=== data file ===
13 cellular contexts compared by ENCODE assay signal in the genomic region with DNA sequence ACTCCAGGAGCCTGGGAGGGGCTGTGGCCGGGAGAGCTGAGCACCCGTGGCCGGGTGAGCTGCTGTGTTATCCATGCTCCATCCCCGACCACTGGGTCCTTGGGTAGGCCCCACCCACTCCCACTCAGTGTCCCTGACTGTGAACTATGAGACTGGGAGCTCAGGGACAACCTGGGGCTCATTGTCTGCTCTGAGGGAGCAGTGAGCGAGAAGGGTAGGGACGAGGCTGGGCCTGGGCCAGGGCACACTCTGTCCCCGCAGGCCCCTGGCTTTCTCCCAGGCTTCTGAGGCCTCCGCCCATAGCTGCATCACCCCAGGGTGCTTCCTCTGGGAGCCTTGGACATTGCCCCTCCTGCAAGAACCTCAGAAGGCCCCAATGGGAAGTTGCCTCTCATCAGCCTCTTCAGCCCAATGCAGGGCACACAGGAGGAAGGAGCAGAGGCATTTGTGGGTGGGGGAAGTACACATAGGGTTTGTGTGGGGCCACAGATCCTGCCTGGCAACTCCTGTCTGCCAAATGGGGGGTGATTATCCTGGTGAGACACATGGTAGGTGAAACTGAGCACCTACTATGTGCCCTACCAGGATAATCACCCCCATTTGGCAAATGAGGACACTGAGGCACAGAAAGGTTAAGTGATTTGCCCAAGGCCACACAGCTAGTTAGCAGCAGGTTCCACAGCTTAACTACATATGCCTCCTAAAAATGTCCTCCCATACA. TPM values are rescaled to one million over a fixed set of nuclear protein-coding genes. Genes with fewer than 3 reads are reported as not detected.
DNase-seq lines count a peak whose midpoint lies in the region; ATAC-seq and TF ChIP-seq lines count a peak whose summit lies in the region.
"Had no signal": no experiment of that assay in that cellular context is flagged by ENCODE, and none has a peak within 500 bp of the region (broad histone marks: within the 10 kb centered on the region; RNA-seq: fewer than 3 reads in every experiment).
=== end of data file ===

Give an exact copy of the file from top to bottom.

13 cellular contexts compared by ENCODE assay signal in the genomic region with DNA sequence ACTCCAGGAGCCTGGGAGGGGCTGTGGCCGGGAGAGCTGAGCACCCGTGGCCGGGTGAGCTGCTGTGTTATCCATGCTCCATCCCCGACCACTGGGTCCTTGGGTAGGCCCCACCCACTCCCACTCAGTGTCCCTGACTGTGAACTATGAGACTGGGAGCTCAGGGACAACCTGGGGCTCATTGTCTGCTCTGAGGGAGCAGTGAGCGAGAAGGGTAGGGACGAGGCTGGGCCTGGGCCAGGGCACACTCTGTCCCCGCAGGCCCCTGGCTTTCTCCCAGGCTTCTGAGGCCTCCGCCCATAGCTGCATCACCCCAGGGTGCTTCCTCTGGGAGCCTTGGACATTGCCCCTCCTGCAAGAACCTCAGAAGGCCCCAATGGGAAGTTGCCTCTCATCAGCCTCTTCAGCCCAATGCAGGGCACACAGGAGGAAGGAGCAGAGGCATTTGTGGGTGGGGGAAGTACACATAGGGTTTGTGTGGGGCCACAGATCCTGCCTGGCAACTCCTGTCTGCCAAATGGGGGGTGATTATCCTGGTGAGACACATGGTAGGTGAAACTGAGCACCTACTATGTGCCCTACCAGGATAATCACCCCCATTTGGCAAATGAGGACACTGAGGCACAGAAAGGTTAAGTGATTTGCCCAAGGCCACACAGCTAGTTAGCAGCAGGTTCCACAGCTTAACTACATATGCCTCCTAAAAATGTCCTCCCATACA. TPM values are rescaled to one million over a fixed set of nuclear protein-coding genes. Genes with fewer than 3 reads are reported as not detected.
DNase-seq lines count a peak whose midpoint lies in the region; ATAC-seq and TF ChIP-seq lines count a peak whose summit lies in the region.
"Had no signal": no experiment of that assay in that cellular context is flagged by ENCODE, and none has a peak within 500 bp of the region (broad histone marks: within the 10 kb centered on the region; RNA-seq: fewer than 3 reads in every experiment).